Keystone (KIT) aims to generate long-term total returns through investment in primarily UK equities. Managed since April 2017 by James Goldstone, KIT typically invests on an all-cap basis. The manager seeks to identify companies where investor sentiment is unjustly negative and there exists a catalyst to a valuation re-rating.
KIT typically offers a greater yield than much of its peer group. Dividend generation is considered important by the manager because he views this as evidence of alignment of management and shareholder interests, as well as capital discipline. Presently KIT yields c. 4.7% on a historic dividend basis. The board moved in 2019 to introduce a quarterly dividend. The current environment may present challenges to maintaining this level of dividend, but revenue reserves remain in place to potentially help mitigate any shortfall in portfolio revenue.
Currently trading on a discount of c. 12.7% (as of 20/04/2020), KIT is trading at a wider discount to both its own historic average and the wider sector. The board has been supportive, with significant buybacks earlier in 2020 and capacity for further buybacks.
Presently the portfolio remains overweight UK domestic earners, but the manager has consciously adopted a bar-bell approach to relative risk positioning with regards to potential environments, with positions that should benefit in either inflationary or deflationary environments, including a significant allocation to gold mining companies. He believes he has identified stocks which are attractive on their own merits, but particularly so in a divergent range of economic results. On balance, however, the portfolio remains tilted slightly towards an inflationary environment, with the manager believing extraordinary policy stimulus measures will ultimately have this result.
To our misfortune, we live in interesting times. In this context, the bar-bell risk approach currently employed within KIT offers some reassurance in an environment where the ultimate macroeconomic outcomes from an unprecedented economic lockdown (and the unprecedented scale of stimulus from governments and central banks) remain uncertain. We believe the overweight positioning in gold miners could offer significant relative upside, with this sector extremely cheap on most valuation metrics. On the other hand, if increased awareness of supply-chain fragility results in onshoring, the UK could well see repatriated capital flows and the outperformance of domestic assets.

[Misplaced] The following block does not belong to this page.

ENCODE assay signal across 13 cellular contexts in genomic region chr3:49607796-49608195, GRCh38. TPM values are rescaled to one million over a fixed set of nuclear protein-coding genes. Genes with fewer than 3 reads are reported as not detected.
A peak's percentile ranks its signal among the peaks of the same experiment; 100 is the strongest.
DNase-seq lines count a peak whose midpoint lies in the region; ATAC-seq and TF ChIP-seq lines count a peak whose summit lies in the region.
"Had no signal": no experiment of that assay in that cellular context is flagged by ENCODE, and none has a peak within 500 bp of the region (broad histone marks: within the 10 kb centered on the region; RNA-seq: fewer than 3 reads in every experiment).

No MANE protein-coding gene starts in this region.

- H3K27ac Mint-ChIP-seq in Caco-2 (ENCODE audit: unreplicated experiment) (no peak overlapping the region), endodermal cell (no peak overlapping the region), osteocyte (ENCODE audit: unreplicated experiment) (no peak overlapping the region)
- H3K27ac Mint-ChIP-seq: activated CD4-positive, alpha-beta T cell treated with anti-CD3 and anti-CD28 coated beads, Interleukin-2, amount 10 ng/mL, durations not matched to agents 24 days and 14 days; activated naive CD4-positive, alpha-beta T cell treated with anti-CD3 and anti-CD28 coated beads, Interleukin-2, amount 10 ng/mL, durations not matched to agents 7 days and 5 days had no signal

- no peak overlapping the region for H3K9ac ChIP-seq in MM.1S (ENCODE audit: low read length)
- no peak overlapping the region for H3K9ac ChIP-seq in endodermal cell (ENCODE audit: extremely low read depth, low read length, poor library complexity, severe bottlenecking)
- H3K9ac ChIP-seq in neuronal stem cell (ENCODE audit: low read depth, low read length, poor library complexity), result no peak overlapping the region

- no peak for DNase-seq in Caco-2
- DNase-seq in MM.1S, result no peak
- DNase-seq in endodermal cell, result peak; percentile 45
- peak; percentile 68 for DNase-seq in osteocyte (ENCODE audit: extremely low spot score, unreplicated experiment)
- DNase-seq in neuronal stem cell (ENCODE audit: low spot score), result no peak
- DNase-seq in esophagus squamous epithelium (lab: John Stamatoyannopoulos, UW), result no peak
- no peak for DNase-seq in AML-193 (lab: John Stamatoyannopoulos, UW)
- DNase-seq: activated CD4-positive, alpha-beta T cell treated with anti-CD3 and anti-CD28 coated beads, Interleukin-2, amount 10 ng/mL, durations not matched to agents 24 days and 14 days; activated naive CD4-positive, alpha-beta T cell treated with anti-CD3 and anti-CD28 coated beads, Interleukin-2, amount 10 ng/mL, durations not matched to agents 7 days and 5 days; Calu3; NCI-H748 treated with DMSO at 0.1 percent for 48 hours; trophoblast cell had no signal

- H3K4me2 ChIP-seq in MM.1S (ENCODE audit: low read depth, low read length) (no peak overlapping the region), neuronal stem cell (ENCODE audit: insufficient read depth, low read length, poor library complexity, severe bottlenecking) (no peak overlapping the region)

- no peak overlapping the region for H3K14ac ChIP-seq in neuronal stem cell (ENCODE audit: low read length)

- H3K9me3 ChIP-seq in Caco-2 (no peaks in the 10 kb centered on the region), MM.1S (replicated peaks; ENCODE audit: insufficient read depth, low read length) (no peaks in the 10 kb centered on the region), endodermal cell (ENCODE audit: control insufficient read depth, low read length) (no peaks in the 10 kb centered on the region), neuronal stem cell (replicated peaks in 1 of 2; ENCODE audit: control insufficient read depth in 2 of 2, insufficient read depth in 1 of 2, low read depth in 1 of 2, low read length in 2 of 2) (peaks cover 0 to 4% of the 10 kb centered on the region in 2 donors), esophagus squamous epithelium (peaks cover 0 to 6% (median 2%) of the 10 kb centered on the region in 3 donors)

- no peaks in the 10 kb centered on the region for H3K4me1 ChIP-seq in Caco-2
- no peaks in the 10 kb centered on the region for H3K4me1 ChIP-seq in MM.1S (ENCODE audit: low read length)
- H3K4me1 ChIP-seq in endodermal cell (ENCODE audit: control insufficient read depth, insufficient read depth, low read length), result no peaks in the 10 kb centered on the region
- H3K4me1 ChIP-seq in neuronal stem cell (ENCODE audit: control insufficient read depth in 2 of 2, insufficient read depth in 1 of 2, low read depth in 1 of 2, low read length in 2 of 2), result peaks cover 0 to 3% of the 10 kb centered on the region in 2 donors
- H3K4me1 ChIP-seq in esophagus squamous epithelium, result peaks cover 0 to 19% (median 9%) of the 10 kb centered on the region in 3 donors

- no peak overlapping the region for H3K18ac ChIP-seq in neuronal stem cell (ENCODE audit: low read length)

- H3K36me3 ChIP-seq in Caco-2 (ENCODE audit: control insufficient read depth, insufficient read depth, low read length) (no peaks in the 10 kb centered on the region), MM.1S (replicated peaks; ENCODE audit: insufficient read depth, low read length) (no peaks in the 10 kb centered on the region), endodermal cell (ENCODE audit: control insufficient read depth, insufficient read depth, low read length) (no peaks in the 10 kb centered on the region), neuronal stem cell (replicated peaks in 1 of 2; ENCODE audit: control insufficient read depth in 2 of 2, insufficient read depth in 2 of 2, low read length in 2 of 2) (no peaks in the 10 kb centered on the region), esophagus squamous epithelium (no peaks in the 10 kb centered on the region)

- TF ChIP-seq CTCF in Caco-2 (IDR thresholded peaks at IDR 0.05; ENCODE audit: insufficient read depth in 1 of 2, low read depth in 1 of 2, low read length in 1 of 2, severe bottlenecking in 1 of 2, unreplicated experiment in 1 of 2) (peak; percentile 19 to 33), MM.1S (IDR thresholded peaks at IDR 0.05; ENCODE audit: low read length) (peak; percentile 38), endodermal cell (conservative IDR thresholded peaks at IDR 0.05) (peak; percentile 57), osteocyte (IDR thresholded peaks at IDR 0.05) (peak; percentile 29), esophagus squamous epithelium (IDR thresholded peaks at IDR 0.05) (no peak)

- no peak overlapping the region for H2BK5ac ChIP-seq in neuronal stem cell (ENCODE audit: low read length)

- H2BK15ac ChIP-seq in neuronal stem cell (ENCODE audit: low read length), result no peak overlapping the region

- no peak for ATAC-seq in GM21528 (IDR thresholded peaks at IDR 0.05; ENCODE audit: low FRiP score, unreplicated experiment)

Should the current macro environment metastasise into a broader credit crisis, KIT’s SMID market-cap overweight will likely weigh on relative returns, as it did in the sell-off earlier in 2020. We note that recent portfolio activity should mitigate this somewhat, with additions to utilities likely to provide ballast. The board has proven supportive, and acted sensibly, in expanding the level of gearing permissible in the event of an NAV drawdown, while mooted further buybacks may offer the potential that the discount could narrow further. Even if revenues are (understandably) impaired in the short term, there could be some support from revenue reserves to ensure dividends do not suffer too great an impairment.
|A discounted portfolio of out-of-favour stocks||Whilst the board is acting (via buybacks), discount has been persistently wide|
|Board has mooted buybacks to narrow the relatively wide discount||Gearing can exacerbate the downside (as well as amplify the upside)|
|Macro risks to relative performance reasonably balanced||Short-term political and economic noise could remain a headwind to UK domestic assets in particular|